This tutorial will guide you through the basic operations necessary to use Sage to handle basic surface graphing in 3D. Sage is a powerful tool; we'll only just begin to see its capabilities here. If you are interested you can learn much more about its capabilities at http://www.sagemath.org.
If you are reading this as a "published worksheet" and have not yet done so, look for the "Edit a copy" text in the upperleft corner of the page and click on it. That will make this worksheet available for you to use and change. For the instructions below to make sense, after you've made your own copy of the worksheet, use the "Action" pulldown menu to select "Delete All Output". This will create the graphs one at a time as you work through them.
We'll begin by learning how to interact with the worksheet interface. It's quite straightforward with the exception that to evaluate a command you must either press "shiftenter" or click the "evaluate" link below the command entry cell. Pressing "enter" alone will merely create a new line in the command entry cell.
Click on the cell below to select it. Hold the shift key down and press the enter key or click the "evaluate" button to evaluate the cell's contents.


If you want, you can change the function in the above command to plot different functions. Remember that we've defined the variables x, y, and z so those are the only ones you can use (unless you define others). Just retype the function, change the range for the independent variable (if necessary) and press shiftenter. This can be repeated as many times as you like.
Alright, let's start some 3D graphing.
Example 1: Plot the right circular cylinder given by x^{2} + y^{2} = 1.
First we begin by declaring the variables we will use. This only needs to be done once, but if you reload this worksheet you'll need to evaluate this cell again (or use the "Action" pulldown menu and select "Evaluate All").
Next we plot the surface. If the function we want to plot can be written as z=f(x,y) then we can use the plot3d() function. If, however, z is implicit (or missing, meaning the expression should be true for all z), we need to use implicit_plot3d(). The first argument is the equation we want to plot (be sure and use == for equality) and the next three arguments specify the range for each axis)

If your browser supports Java applets you can rotate and scale the graph. Click on the "Make Interactive" button. If requested, allow the JmolApplet to run. Now press and hold the left mouse button while the pointer is on the figure to change its orientation. Doing the same with the middle mouse button allows you to zoom in or out. It takes some practice to figure out how to move it the way you want. If you want to "start over," merely reevaluate the cell that draws the figure.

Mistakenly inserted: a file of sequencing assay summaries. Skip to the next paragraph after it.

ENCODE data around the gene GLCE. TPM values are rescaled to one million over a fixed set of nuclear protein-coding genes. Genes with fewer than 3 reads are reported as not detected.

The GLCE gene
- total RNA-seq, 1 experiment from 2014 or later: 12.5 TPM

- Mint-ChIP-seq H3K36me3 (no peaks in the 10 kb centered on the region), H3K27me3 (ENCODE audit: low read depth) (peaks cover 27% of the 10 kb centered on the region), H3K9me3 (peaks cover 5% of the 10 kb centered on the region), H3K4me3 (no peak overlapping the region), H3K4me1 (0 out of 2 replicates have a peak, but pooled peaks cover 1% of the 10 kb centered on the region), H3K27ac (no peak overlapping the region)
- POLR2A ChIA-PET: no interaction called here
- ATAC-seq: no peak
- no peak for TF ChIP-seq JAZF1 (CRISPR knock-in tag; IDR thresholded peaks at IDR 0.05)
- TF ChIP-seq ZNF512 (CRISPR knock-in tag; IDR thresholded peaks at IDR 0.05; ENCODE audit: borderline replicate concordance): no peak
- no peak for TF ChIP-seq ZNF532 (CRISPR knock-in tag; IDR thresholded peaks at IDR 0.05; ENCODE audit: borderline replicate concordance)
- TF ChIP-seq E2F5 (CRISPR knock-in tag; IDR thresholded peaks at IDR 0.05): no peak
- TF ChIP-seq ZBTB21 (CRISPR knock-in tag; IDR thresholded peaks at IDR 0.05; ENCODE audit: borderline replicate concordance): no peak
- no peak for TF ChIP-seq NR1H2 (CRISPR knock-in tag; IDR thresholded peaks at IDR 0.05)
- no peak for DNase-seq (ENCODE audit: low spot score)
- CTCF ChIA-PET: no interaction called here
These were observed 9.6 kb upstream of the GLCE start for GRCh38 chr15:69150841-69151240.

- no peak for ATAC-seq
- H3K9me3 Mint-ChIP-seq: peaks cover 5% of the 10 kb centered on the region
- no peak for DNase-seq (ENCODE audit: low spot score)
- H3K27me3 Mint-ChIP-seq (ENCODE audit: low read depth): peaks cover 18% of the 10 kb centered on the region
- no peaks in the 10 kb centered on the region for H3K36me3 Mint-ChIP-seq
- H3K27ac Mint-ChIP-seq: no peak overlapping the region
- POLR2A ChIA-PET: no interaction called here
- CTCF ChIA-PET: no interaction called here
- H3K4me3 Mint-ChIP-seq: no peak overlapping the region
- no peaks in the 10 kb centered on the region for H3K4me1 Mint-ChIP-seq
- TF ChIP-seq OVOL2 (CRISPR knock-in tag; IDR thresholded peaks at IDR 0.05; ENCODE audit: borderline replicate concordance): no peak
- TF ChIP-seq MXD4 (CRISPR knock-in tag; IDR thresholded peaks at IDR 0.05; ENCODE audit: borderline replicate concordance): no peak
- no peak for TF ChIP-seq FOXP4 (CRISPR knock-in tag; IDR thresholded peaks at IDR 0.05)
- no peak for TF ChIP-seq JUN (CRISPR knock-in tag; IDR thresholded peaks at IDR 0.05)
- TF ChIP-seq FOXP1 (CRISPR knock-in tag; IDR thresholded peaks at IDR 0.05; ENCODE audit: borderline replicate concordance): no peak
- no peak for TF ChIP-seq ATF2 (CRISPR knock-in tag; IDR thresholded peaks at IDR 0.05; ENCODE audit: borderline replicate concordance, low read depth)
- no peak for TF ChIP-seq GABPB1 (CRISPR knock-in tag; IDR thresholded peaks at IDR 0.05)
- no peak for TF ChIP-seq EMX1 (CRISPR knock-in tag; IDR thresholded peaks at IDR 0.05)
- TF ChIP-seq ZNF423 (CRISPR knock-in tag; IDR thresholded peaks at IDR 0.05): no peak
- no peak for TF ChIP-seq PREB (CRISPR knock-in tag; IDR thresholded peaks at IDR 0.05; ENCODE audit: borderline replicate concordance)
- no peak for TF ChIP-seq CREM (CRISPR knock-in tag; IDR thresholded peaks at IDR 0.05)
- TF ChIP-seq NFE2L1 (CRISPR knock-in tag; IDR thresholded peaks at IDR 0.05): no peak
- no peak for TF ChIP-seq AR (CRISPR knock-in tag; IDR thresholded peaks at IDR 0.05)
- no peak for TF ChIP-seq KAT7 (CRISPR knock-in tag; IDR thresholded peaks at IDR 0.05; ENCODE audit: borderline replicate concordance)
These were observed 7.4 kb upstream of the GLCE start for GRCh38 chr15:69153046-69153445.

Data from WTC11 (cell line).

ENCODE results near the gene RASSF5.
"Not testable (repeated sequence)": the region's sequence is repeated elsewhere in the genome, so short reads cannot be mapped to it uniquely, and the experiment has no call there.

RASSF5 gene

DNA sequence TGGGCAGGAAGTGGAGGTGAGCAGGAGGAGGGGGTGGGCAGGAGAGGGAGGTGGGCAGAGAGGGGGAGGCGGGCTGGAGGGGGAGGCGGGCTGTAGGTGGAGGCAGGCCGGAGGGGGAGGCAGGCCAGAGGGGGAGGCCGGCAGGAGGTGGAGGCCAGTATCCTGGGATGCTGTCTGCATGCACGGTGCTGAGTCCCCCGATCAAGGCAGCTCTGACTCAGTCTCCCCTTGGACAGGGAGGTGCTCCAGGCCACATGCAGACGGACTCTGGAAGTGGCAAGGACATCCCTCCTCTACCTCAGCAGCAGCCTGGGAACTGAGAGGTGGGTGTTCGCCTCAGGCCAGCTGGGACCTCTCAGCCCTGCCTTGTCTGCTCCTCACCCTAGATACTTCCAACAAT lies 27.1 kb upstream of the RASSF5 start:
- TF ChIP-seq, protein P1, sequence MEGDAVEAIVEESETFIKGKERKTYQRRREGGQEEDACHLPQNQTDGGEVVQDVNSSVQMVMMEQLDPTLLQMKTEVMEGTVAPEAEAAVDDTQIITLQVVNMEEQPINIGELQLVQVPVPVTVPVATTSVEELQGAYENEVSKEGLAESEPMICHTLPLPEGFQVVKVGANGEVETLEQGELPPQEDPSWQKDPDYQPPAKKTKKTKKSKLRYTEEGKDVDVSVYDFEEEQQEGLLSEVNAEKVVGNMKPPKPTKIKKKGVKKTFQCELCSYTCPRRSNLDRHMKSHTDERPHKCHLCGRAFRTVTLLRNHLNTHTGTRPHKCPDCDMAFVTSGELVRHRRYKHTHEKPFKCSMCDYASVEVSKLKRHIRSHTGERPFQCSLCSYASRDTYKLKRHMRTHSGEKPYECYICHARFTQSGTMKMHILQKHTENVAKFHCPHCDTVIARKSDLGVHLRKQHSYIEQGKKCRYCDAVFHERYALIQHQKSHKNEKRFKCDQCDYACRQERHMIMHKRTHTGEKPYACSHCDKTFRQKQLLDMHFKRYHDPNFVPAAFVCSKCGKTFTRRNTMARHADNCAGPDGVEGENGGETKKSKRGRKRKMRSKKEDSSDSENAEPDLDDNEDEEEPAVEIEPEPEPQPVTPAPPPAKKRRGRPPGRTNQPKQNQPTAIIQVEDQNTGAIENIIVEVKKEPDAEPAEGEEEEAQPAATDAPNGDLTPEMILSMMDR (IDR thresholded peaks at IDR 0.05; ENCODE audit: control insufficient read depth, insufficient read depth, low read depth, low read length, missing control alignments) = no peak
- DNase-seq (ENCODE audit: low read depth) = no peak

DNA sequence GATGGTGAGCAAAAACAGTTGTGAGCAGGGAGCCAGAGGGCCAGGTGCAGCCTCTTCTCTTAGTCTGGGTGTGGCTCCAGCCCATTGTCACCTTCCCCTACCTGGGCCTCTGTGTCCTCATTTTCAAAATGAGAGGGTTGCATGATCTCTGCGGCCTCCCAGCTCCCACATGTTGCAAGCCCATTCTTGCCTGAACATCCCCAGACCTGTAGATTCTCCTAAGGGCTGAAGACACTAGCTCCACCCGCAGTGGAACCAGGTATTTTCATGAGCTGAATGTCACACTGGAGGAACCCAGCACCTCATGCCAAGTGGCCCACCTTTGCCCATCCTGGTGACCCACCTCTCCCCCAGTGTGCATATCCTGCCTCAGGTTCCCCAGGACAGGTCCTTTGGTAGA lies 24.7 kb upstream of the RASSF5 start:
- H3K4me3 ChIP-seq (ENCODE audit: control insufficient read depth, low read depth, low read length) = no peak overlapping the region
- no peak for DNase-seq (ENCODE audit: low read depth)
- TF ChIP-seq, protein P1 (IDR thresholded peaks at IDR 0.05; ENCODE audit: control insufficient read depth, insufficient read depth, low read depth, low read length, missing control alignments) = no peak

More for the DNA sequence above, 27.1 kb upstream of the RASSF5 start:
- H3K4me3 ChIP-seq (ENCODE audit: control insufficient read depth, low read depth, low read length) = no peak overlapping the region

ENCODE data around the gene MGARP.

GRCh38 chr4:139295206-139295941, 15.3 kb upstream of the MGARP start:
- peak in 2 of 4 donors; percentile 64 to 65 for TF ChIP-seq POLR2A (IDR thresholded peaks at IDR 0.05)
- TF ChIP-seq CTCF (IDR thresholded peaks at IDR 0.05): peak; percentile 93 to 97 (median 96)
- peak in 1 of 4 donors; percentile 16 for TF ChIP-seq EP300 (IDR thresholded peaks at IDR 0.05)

Example 2: Next we want to plot the elliptic paraboloid given by z = x^{2}/2 + y^{2}. Since this is written in the form z = f(x,y) we can use the regular plot3d() function. The first argument is the function, the next two specify the range for the axes, and the last argument (called a named argument) causes the color to vary with z value.

We could, of course, plot the same function using the implicit_plot3d() function...

We can place restrictions on one or more variables to help us see the plot. For example, often we draw paraboloids with the opening bounded by an ellipse. To do this for this example we want 0 <= z <= 4. The "region" parameter takes a Python "lambda" function with three variables and specifies the portion of the range we want to see.

Example 3: We can also plot planes. The plane 3y − z = 2 is plotted using the color blue:

Example 4: The surface given by z = y^{2} − x^{2} is a hyperbolic paraboloid.

Example 5: Sometimes we want to see two surfaces at once, perhaps to study the curve formed by their intersection. This can be done with two plot3d() commands displayed together. Here we show the plane and hyperbolic paraboloid we've just examined together on one plot Notice how the opacity named parameter can be used for a translucent effect. An opacity of 0.0 means completely transparent whlie an opacity of 1.0 means completely opaque.

Example 6: Finally, we draw the ellipsoid x^{2} + y^{2}/9 + z^{2}/4 = 1. This function is implicit for z so we use implicit_plot3d() as in the first example.

You can find out all about the functions we've used here, including different options that can be used to control how they work, by reading the help information about them. To read help about a command in Sage you only need to type the command name followed immediately by a question mark and then press shift enter (or click on "evaluate").
That wraps up this tutorial. Below are some additional examples. Sage does many other things that you might find helpful in this class and other math classes. We may use it again during the quad, but if your interested in finding out more you should feel free to talk with the professor.